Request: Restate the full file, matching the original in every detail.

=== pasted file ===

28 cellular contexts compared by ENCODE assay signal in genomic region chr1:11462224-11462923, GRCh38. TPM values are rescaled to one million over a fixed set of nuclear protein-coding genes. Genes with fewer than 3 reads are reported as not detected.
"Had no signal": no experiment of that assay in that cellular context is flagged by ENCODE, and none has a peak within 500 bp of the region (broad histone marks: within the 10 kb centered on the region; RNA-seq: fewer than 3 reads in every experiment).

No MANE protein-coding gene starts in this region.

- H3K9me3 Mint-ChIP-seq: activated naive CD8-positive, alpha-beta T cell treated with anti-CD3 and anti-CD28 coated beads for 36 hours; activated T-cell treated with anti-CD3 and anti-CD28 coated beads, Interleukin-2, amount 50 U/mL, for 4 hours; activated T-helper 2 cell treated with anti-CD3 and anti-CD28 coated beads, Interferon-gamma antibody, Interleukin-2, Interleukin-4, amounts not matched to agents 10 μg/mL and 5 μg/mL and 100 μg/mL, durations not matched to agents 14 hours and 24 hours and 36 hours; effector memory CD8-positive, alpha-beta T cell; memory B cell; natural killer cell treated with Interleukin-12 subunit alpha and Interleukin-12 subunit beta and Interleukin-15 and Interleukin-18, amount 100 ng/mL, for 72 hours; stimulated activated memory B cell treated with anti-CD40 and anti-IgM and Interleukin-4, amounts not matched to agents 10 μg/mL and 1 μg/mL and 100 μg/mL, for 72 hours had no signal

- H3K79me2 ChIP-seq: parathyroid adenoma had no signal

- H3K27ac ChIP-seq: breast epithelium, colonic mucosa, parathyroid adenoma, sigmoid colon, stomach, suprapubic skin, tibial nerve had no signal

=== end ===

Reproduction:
28 cellular contexts compared by ENCODE assay signal in genomic region chr1:11462224-11462923, GRCh38. TPM values are rescaled to one million over a fixed set of nuclear protein-coding genes. Genes with fewer than 3 reads are reported as not detected.
"Had no signal": no experiment of that assay in that cellular context is flagged by ENCODE, and none has a peak within 500 bp of the region (broad histone marks: within the 10 kb centered on the region; RNA-seq: fewer than 3 reads in every experiment).

No MANE protein-coding gene starts in this region.

- H3K9me3 Mint-ChIP-seq: activated naive CD8-positive, alpha-beta T cell treated with anti-CD3 and anti-CD28 coated beads for 36 hours; activated T-cell treated with anti-CD3 and anti-CD28 coated beads, Interleukin-2, amount 50 U/mL, for 4 hours; activated T-helper 2 cell treated with anti-CD3 and anti-CD28 coated beads, Interferon-gamma antibody, Interleukin-2, Interleukin-4, amounts not matched to agents 10 μg/mL and 5 μg/mL and 100 μg/mL, durations not matched to agents 14 hours and 24 hours and 36 hours; effector memory CD8-positive, alpha-beta T cell; memory B cell; natural killer cell treated with Interleukin-12 subunit alpha and Interleukin-12 subunit beta and Interleukin-15 and Interleukin-18, amount 100 ng/mL, for 72 hours; stimulated activated memory B cell treated with anti-CD40 and anti-IgM and Interleukin-4, amounts not matched to agents 10 μg/mL and 1 μg/mL and 100 μg/mL, for 72 hours had no signal

- H3K79me2 ChIP-seq: parathyroid adenoma had no signal

- H3K27ac ChIP-seq: breast epithelium, colonic mucosa, parathyroid adenoma, sigmoid colon, stomach, suprapubic skin, tibial nerve had no signal